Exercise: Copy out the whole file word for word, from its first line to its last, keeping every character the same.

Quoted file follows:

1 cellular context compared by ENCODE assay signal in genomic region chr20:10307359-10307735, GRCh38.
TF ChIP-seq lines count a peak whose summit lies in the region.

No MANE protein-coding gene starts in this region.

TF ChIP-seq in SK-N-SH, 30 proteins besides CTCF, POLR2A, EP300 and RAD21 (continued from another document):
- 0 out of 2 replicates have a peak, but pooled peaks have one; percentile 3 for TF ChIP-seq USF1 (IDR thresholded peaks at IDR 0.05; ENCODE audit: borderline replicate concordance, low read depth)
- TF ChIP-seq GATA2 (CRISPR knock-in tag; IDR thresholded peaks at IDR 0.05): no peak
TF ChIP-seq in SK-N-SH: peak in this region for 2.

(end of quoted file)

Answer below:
1 cellular context compared by ENCODE assay signal in genomic region chr20:10307359-10307735, GRCh38.
TF ChIP-seq lines count a peak whose summit lies in the region.

No MANE protein-coding gene starts in this region.

TF ChIP-seq in SK-N-SH, 30 proteins besides CTCF, POLR2A, EP300 and RAD21 (continued from another document):
- 0 out of 2 replicates have a peak, but pooled peaks have one; percentile 3 for TF ChIP-seq USF1 (IDR thresholded peaks at IDR 0.05; ENCODE audit: borderline replicate concordance, low read depth)
- TF ChIP-seq GATA2 (CRISPR knock-in tag; IDR thresholded peaks at IDR 0.05): no peak
TF ChIP-seq in SK-N-SH: peak in this region for 2.